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Book Review On Being a Photographer

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Book Review: On Being a Photographer
by Bill Jay/David Hurn

Keith Cooper reviews ‘A Practical Guide’

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One of Keith’s Photography book reviews

Whilst most of the books on Keith’s shelves are about photographic techniques, or collections of photos, this is one of a smaller group that address some of the more general aspects of photography.

Indeed, the edition he owns (3rd, 7th Printing) contains not a single photograph.

The edition that Keith’s discussing here is a short 140 page paperback one

on being a photographer

On Being a Photographer – a practical guide

First up, there is not a single mention of choosing aperture or shutter speed.

  • Nothing about film or lens choices.
  • Nothing about print making.
  • Nothing about the technicalities of the Zone System…

So, what’s practical about it?

The book is a transcribed/edited version of conversations between two photographers, who between them have a great deal of experience of how to ‘make it’ in the world of photography – what is meant by calling yourself a photographer.

David Hurn (Wikipedia entry) is best know as a documentary photographer and was elected a member of Magnum in 1967.

There’s quite a bit of historical information in the book, both from the perspective of how David Hurn got into photography and even a chapter on the future of photography, written from a time when digital and the web were starting to make more of an impact.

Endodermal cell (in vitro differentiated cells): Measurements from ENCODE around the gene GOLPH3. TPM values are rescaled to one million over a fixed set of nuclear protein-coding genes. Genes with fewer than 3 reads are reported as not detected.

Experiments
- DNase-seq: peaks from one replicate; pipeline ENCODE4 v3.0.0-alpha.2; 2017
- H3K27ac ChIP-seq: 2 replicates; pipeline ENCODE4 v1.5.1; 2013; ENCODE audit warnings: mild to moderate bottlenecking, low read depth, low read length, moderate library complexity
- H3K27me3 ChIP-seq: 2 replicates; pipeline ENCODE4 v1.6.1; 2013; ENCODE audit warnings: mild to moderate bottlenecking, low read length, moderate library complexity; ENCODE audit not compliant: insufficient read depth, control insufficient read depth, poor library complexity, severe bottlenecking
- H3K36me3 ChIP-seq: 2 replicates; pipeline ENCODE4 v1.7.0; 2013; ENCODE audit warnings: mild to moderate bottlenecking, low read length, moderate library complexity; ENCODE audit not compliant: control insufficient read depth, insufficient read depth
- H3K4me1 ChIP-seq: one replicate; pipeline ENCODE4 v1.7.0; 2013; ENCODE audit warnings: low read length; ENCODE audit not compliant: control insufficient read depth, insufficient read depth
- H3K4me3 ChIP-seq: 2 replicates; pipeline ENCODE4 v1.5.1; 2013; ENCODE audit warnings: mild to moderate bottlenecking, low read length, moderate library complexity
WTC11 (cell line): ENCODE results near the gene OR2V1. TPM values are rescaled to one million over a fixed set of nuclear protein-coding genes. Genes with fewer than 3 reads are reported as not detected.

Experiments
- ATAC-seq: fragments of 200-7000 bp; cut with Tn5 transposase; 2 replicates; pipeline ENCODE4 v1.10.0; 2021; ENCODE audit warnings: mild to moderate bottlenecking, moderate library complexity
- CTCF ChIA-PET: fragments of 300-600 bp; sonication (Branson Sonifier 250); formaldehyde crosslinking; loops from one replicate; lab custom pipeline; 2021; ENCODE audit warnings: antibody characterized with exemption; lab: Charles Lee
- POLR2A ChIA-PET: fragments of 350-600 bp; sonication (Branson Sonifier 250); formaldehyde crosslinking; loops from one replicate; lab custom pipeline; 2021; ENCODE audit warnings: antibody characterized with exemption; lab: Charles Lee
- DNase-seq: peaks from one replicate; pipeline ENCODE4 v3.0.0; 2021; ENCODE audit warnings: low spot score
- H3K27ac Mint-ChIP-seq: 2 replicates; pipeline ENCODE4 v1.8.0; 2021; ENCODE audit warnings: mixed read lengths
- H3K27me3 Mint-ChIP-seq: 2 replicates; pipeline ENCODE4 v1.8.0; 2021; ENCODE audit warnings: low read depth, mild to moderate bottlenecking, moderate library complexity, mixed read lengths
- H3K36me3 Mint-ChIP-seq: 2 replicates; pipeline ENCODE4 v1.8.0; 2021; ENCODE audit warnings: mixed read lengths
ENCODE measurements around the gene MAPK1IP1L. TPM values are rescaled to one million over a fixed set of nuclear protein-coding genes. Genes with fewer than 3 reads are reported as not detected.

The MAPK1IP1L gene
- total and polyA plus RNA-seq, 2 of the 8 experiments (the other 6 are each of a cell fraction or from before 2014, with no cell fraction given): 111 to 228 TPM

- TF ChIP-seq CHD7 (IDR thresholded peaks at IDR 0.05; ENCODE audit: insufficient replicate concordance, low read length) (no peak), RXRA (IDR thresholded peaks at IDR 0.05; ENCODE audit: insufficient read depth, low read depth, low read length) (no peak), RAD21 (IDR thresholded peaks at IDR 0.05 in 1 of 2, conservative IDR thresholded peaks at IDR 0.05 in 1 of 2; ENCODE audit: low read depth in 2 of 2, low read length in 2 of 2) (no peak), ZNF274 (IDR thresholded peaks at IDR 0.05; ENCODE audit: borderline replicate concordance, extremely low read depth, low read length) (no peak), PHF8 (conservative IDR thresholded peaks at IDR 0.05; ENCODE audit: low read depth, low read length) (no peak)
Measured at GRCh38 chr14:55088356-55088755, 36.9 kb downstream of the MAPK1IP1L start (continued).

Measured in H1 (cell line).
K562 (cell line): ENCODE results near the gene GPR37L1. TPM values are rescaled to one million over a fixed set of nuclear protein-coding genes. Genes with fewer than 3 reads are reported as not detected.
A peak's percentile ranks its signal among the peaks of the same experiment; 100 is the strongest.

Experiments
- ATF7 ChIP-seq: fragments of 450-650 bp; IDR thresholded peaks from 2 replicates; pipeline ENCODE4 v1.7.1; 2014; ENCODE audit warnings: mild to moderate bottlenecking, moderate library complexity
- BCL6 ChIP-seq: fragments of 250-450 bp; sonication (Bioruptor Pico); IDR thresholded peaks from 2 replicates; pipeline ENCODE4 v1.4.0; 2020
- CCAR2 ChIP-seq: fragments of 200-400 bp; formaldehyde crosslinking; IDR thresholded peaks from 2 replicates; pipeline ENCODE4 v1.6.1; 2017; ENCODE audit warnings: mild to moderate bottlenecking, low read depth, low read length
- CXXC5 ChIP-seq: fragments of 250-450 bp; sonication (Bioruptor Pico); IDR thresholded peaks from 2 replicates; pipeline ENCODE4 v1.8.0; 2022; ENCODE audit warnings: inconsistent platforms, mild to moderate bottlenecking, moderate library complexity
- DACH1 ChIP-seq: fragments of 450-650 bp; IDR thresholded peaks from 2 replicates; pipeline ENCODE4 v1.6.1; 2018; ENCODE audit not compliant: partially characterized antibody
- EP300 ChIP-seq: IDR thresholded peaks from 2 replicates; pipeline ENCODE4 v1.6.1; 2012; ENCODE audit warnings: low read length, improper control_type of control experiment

For myself the real importance of the book comes from its emphasis of the importance of subject in images, and images taken for a purpose.

Whilst written from a documentary perspective, many of the suggestions are relevant to whatever field interests you.

There is a strong emphasis on having a reason for what you are doing, whether a project of some nature, or even to practice some technical aspect of your photography. The importance of choice of subject is emphasised again and again.

As an ex academic (not related to photography) I can relate to the many disparaging remarks directed at aspects of ‘academic criticism’ and the stultifying effect it can have on anyone looking to take good photos. There is the apposite observation that successful photographers don’t become academics – they may sometimes teach, but their photography is usually for a purpose, and that includes eating and paying the bills.

Ah, good photos… what are they?

There is a reassuring admission of the element of luck, but it’s backed by looking at the importance of looking through all your contact sheets (or Lightroom/Bridge/Aperture these days) and seeing how you approached a particular subject.

‘Take more photos’ is something I always tell people who ask, but here it’s refined to emphasise the importance of doubt, the process of taking more photos to see what could be that little bit better, and looking at ones that didn’t work from a ‘what could be better’ perspective. It’s one reason I never delete photos in camera – I want to see the whole process – screw-ups and all.